PROF1 RATE = Soil Profile 1
The soil profile is the environment in which the crops' roots grow. Profile ratings are based on the depth, structure, texture and chemical make up of the soil. The highest ratings (maximum of 20 points) are given to those soil profiles in which the soil has developed to a depth of 12 inches or more; the soil has good structure, (not hard or blocky); the soil has favourable texture, ( is not gravelly or sandy); and the soil is not full of calcium carbonates or sodium.
Lighter textured soils have mainly large, continuous pores that transmit water very quickly. Rain water can move down through a sandy soil very quickly. A profile adjustment factor has been introduced to decrease the profile rating assigned to lighter textured soils . The profile adjustment factor is based on the moisture holding capacity of the soil texture that makes up the soil profile. It applies only to soils of texture lighter than a loam. The lighter the soil texture, the lower the profile adjustment factor and therefore the lower the profile rating will be. In this example the soil profile is developed to a depth of 10 inches and is calcareous (has calcium carbonate in the profile). The soil profile is a CAL10 which is rated at 8 points. The profile rating has been reduced by a profile adjustment factor due to its sandy texture. (The profile adjustment factors are not shown on the detail profile.)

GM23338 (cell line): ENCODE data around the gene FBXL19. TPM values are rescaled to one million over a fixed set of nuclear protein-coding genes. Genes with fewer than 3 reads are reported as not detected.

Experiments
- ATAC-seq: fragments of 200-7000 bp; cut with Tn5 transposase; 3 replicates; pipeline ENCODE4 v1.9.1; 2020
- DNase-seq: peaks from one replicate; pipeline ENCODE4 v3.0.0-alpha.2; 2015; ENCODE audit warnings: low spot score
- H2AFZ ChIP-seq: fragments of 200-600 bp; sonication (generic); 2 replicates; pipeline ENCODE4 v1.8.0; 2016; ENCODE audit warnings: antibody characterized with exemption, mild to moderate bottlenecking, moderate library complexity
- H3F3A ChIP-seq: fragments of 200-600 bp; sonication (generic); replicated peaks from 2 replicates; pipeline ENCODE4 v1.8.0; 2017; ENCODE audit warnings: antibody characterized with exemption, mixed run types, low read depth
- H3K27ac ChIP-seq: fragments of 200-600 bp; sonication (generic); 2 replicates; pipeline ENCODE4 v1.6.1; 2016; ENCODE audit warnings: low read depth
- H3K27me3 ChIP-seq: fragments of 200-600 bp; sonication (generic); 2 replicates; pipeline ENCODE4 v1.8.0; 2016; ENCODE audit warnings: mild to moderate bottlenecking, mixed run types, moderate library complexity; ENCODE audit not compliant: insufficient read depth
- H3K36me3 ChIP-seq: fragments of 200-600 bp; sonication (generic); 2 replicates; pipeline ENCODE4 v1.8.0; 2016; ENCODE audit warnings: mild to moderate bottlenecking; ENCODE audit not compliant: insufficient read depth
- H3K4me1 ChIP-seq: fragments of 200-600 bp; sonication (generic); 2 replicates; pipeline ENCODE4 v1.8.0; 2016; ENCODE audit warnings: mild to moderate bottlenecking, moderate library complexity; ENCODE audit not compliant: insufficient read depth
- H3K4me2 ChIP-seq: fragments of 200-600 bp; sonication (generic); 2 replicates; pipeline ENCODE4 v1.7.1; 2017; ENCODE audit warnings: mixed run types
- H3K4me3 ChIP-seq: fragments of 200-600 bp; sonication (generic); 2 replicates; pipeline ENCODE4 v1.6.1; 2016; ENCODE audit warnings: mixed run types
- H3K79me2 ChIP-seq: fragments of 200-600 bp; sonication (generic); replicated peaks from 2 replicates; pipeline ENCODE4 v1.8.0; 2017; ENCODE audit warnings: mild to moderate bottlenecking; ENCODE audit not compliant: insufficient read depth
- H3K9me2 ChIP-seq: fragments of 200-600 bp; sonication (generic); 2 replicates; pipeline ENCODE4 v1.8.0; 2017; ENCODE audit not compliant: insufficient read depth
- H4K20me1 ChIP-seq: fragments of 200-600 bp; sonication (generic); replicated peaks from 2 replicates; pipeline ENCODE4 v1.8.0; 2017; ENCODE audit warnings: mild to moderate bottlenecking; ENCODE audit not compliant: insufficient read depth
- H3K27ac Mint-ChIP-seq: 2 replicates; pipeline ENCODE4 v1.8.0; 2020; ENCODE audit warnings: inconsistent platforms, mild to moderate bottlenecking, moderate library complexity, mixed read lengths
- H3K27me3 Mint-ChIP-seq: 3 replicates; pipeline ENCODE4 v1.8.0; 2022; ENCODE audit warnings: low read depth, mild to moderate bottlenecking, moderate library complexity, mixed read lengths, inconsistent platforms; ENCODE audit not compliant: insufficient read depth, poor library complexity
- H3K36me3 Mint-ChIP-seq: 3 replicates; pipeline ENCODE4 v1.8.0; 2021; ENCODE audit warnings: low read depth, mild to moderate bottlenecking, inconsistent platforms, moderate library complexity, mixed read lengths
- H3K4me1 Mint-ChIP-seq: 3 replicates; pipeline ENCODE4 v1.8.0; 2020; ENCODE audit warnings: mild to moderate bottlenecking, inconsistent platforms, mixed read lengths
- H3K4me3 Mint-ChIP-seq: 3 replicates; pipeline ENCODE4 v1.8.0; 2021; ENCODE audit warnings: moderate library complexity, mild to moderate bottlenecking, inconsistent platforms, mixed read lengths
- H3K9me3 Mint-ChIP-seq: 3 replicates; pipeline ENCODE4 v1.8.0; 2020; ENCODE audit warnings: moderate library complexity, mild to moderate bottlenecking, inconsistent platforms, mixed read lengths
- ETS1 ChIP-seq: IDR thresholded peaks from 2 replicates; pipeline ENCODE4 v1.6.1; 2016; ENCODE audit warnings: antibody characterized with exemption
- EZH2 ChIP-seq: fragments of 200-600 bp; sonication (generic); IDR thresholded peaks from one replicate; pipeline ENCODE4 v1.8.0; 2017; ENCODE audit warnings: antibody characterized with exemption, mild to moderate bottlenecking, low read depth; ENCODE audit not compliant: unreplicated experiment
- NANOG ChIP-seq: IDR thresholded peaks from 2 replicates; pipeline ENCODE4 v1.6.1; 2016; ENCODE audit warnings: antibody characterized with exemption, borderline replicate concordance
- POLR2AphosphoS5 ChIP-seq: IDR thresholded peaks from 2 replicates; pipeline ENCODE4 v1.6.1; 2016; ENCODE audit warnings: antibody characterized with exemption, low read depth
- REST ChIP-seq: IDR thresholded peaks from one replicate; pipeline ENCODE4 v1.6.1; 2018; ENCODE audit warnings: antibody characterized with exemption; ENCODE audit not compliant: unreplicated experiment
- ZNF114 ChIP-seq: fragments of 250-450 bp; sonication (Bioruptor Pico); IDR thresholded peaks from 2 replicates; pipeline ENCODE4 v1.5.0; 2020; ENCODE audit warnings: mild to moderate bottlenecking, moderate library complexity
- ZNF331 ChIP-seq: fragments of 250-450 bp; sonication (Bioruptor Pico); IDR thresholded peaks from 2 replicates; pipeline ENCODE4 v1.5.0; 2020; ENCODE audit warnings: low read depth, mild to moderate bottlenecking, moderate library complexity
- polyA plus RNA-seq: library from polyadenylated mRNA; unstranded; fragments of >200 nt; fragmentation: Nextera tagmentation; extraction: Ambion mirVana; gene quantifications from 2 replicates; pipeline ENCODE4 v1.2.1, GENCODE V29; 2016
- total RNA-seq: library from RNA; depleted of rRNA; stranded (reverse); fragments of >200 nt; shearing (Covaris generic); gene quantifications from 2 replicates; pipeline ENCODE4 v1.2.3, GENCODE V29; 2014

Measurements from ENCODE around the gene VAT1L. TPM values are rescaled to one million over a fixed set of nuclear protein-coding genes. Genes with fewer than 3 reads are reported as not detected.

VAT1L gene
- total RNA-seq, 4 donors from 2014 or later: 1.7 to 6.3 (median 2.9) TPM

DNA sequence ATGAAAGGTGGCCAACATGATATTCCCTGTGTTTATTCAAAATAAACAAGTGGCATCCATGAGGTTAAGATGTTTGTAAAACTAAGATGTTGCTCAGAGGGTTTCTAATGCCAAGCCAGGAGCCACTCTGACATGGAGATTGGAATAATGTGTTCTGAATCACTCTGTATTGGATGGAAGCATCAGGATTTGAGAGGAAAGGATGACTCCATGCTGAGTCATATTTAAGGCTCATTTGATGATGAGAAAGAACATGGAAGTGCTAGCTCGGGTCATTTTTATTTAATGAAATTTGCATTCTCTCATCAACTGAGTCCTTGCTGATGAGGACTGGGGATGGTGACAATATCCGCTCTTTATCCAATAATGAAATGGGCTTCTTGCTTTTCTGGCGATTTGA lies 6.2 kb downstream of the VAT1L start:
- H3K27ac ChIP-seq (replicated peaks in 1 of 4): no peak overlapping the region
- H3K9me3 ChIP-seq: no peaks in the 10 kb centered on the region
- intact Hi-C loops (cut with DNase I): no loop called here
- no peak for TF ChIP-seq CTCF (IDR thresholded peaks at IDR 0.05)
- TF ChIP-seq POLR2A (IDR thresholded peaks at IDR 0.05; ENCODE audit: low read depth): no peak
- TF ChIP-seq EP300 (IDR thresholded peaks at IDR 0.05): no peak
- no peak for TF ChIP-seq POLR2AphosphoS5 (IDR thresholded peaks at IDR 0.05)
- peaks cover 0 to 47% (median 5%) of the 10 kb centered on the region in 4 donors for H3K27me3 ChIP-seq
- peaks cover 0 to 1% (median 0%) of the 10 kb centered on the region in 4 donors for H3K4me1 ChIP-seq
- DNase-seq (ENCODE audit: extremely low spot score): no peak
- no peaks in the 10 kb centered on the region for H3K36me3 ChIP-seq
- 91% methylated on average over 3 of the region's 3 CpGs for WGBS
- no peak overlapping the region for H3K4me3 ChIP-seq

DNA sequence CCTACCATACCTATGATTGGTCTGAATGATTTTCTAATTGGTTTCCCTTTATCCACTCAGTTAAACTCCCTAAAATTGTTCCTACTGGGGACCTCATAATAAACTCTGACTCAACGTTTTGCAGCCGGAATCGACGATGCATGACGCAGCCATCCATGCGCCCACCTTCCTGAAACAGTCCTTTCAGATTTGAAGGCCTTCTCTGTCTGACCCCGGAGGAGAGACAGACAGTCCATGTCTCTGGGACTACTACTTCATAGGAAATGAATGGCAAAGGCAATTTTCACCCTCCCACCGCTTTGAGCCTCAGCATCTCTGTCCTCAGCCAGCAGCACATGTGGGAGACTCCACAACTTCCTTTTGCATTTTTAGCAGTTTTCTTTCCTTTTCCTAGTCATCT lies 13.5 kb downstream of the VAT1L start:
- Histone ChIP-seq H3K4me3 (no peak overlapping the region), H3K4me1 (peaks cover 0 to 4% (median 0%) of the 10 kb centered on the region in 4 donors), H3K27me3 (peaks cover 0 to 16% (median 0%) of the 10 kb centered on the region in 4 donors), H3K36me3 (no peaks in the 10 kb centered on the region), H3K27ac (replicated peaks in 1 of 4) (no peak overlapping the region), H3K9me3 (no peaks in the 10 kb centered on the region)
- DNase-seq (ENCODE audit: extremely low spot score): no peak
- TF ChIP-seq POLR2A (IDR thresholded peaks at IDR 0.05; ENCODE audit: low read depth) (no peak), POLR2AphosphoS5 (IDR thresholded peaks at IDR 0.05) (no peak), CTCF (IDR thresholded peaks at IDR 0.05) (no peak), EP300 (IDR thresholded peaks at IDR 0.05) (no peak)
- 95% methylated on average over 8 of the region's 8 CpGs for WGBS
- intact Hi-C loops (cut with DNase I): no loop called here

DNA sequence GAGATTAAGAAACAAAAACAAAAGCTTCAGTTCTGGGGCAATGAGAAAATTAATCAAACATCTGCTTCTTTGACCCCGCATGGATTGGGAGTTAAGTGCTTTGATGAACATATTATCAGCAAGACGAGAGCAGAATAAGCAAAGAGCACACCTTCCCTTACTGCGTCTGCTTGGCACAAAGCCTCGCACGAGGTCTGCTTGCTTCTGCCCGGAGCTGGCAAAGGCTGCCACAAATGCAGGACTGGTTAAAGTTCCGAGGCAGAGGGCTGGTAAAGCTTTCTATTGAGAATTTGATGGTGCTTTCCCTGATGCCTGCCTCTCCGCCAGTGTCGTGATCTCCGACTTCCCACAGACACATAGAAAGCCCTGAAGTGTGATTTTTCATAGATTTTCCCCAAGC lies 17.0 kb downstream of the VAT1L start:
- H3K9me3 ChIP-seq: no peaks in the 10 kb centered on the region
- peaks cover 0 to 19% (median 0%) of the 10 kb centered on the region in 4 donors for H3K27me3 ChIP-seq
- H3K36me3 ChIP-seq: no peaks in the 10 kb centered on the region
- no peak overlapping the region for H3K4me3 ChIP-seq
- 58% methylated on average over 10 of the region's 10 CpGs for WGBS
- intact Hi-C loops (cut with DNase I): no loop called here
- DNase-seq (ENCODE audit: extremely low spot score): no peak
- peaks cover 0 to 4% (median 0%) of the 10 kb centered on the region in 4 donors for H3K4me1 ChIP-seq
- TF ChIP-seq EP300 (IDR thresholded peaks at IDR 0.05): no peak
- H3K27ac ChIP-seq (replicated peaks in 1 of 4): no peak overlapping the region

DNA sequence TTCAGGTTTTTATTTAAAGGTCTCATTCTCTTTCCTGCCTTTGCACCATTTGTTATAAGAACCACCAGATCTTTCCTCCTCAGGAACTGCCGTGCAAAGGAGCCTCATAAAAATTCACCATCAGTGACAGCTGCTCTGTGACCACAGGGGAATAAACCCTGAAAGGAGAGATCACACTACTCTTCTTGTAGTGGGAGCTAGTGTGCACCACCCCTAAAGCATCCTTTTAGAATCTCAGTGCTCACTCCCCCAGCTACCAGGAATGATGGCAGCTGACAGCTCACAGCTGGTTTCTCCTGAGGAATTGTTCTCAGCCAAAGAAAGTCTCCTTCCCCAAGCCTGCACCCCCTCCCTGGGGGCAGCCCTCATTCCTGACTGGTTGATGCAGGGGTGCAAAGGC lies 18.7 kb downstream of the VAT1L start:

On this particular sample field sheet no soil association 2 is present. When there are two soil associations present: the climate ratings, organic matter ratings, and texture ratings are all averaged.
On this particular field sheet there are two soil profiles for soil association 1. The second soil profile (PROF2 RATE) is usually the soil profile that is rated with the second soil association in the soil area. In this particular example, the soil profile is OR10. The soil development is to a depth of 10 inches and the profile rating is 11 points.
If more information is required on soil profile ratings, the reader should consult The Canadian System of Soil Classification.
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